Benny Wenda and fellow West Papuans sing their national anthem at a conference in Oxford.
Photo by Nick Harvey.
West Papuan independence leader Benny Wenda has been named on an Interpol wanted list in a move viewed by many as politically motivated.
Just days before Papuan Independence Day on 1 December, Interpol, the international police organization, issued a red notice for the arrest of the Oxford-based founder of the Free West Papua Campaign.
Wenda, 37, who has lived in the UK with his wife and six children since being granted asylum in 2003, is wanted by Indonesia for several offences he is alleged to have committed before he left, including inciting an attack on a police station.
West Papua has been controlled by Indonesia since the 1960s and Wenda has been a key voice in recent years calling for its independence. Many insist the charges against him and the Interpol notice are just attempts to silence him.
‘Benny Wenda has travelled half way around the world to escape persecution but he continues to be threatened from afar for by Indonesia,’ says Jago Russell, chief executive of Fair Trials International. ‘Interpol must remove the politically-motivated red notice against Benny and improve its accountability mechanisms so that it can live up to its stated commitment to political neutrality and human rights.’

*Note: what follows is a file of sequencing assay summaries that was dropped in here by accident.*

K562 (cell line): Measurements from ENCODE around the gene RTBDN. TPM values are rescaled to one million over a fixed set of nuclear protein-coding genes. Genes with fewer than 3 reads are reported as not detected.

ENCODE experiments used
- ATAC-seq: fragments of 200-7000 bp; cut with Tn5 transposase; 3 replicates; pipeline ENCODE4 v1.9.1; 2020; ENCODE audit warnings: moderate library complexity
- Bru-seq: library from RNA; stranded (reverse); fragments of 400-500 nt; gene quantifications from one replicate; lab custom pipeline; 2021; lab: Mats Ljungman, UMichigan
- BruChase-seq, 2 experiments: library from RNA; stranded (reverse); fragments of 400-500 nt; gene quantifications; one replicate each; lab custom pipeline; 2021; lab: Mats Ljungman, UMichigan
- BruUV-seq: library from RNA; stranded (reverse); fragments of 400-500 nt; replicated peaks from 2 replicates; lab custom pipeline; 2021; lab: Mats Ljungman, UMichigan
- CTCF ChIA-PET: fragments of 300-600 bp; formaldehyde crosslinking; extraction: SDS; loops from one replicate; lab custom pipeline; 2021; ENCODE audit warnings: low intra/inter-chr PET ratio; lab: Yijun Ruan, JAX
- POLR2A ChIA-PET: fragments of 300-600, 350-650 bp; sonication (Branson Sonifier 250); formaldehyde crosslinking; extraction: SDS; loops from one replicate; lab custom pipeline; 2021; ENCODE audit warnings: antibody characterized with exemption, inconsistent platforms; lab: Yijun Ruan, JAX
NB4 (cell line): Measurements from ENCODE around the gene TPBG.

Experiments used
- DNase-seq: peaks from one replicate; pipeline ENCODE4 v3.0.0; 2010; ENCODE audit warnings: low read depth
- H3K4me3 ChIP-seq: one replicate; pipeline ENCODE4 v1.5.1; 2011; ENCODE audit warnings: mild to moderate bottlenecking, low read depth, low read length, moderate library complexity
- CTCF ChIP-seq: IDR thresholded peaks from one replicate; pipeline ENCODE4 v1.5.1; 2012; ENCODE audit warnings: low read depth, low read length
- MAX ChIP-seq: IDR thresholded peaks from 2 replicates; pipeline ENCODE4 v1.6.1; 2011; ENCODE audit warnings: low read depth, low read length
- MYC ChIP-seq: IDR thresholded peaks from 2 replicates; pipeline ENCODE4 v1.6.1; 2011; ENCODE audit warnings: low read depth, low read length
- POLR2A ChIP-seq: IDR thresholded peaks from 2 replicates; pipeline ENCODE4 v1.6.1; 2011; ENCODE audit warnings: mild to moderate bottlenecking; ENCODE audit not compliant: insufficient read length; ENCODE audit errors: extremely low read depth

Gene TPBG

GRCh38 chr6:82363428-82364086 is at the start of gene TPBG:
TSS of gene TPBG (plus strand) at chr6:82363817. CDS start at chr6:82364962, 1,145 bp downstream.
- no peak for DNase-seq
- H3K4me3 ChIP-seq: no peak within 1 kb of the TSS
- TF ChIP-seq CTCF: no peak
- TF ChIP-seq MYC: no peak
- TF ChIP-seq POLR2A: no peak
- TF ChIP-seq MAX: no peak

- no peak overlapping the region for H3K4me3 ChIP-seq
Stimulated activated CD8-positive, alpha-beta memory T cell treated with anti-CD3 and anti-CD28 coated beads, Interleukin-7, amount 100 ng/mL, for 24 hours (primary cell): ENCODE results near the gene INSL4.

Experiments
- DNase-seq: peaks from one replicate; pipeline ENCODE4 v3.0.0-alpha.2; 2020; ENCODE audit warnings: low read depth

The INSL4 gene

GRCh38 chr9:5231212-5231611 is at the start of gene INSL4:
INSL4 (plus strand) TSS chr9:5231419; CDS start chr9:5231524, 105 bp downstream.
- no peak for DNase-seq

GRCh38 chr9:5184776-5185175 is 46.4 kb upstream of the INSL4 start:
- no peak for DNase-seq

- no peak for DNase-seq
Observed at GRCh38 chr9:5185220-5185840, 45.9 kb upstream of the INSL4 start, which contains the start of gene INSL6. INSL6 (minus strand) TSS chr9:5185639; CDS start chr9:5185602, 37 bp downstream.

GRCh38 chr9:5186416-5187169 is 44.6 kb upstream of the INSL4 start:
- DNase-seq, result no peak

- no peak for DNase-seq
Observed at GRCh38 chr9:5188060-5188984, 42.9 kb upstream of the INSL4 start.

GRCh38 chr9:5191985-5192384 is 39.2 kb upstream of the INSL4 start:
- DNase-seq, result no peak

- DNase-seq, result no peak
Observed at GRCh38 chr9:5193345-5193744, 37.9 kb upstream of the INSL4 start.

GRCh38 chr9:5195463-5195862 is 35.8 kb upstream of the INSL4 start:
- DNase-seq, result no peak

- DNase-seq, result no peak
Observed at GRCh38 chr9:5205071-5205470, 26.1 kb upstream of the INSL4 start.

In 2002 Wenda was arrested, detained and prosecuted for allegedly encouraging others to attack a police station. No witnesses appeared at trial to testify against him but after receiving death threats while in detention Wenda escaped through a ventilation shaft and made his way to the UK.
The UK does not have an extradition treaty with Indonesia meaning any attempt at deportation would be unlikely to succeed. But the Interpol notice has left Wenda afraid to travel for fear that he will be arrested and returned to Indonesia.
To read more see recent reports by the Guardian and BBC.
For recent New Internationalist coverage of West Papua see:
West Papua: the road to freedom
West Papua freedom Songs
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